Google Glass (or Google Glasses) – do we love it or hate it? Well, it isn’t as simple as that. We like the idea behind it and, let’s face it, who doesn’t? But will it be useful. We’re not that into things for the sake of things. Or commodities. The Internet Marketing Platinum team are a frugal bunch. We like to give our customers value for money and never jump straight onto the next bandwagon just to be in the “in crowd”. So what is our view on Google Glass. Well, let’s first start by telling those who don’t yet know much about it exactly what is does.
Google Glasss is essentially a device which you wear…they are glasses and it’s like wearing a computer or a mobile smartphone. Wait a minute, a smartphone does contain a CPU etc and so is a computer. So they are computerised glasses. What is unique about the technology is the constant communication with Google to recognise images, known as image recognition. This is the marriage between reality and technology, and should be pretty fluid. It is essentially augmented reality. No not virtual reality, the nasty technology from over 10 years ago which gave its users headaches and made them dizzy after just 30 minutes use. Augmented reality…in the form of internet-connected glasses.
But what if you already wear spectacles to correct your eyesight? Google will have a solution for this so don’t worry. But the main problem we see with Google Glass and the like is that it will predominantly be used by people who already use smartphones “too much”. If you were to follow what the “4 Hour Workweek” book by Timothy Ferris says then you may have decided that your life might be more productive if you check your emails just twice per day at midday and 4pm. But Google Glass will likely be used by two main types of people – it will be just a “nice-to-have” for most people and an “essential” for smartphone users who just have to check their emails every minute and must answer every text message and social media private message they receive even if it is in work hours. Indeed there may be an app for everything but those who truly understand Information Technology will know that it isn’t just the information that we need delivered by that technology, it is also the action steps which matter so much. For instance, you can give a person a piece of technology and tell them how to use it but it’s the WHY and WHAT that is often overlooked. People who use technology successfully and productively and/or in any way to enhance their lives do so with a definitive purpose and with the end goal in mind. What can be achieved with Google Glass? The primary use will be the hands free nature of the first person perspective video that the devices can make possible as well as the additional information straight from Google using image recognition which is the primary focus of the device. We’ll wait and see.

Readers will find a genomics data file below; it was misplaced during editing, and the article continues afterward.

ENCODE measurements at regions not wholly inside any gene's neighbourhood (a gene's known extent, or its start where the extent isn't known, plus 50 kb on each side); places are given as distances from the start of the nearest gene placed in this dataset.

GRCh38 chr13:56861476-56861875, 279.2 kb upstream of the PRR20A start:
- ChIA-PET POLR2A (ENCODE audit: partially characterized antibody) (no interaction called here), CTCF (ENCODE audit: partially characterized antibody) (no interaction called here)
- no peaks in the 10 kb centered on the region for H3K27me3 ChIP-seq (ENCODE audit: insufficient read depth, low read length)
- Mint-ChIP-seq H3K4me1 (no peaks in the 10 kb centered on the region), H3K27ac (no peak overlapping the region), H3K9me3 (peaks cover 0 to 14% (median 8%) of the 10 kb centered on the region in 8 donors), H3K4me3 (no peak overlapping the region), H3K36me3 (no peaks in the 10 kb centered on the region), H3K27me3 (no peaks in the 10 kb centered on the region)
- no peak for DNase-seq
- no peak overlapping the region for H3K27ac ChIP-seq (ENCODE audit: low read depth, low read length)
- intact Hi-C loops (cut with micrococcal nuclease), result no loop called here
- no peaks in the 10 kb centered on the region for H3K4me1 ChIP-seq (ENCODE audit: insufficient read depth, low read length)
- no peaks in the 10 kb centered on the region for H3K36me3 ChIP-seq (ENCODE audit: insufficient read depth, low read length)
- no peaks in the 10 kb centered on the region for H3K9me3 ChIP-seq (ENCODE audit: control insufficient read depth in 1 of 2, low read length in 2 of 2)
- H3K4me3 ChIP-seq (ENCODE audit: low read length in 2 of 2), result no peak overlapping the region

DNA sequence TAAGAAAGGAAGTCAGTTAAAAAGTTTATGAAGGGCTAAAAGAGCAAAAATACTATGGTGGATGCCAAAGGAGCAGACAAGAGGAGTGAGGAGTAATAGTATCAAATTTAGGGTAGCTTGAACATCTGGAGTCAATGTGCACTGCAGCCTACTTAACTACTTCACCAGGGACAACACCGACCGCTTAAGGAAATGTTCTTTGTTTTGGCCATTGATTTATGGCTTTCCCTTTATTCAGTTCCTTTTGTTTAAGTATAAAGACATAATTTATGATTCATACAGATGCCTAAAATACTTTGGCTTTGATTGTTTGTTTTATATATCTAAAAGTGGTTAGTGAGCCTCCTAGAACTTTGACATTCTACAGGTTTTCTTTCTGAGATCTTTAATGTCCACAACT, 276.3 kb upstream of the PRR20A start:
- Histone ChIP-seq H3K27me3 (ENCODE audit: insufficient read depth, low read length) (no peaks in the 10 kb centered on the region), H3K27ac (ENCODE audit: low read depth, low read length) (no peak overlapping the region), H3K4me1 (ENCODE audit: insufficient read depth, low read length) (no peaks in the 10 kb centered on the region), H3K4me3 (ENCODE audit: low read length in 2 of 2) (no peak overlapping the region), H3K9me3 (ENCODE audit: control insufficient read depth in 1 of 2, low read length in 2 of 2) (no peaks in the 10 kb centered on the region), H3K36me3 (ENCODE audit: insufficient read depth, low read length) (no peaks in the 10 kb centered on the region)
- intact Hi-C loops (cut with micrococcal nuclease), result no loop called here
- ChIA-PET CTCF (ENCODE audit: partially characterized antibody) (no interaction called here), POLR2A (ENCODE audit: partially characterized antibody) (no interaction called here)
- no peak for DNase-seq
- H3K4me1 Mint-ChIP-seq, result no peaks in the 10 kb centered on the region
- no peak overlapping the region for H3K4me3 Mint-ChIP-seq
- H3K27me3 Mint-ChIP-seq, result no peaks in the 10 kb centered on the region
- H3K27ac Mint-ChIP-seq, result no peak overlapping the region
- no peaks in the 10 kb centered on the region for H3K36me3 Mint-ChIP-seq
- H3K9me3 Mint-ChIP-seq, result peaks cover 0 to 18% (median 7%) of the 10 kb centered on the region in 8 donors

In terms of previous incarnations of augmented reality, was pointing smartphones at buildings really that practical…evidently not as few people really used their smartphones in that way. There was never the need to do so. Are glasses better placed to facilitate this? Most certainly. But it’s all about the value that they provide. Then there is the restrictive cost of this technology right now. Sure, these costs will surely decrease as demand increases but we’ll wait and see. But our research as shown some interesting videos that have been made wearing Google Glasses and it is interesting. Maybe a bit gimmicky but there’s often nothing wrong with that.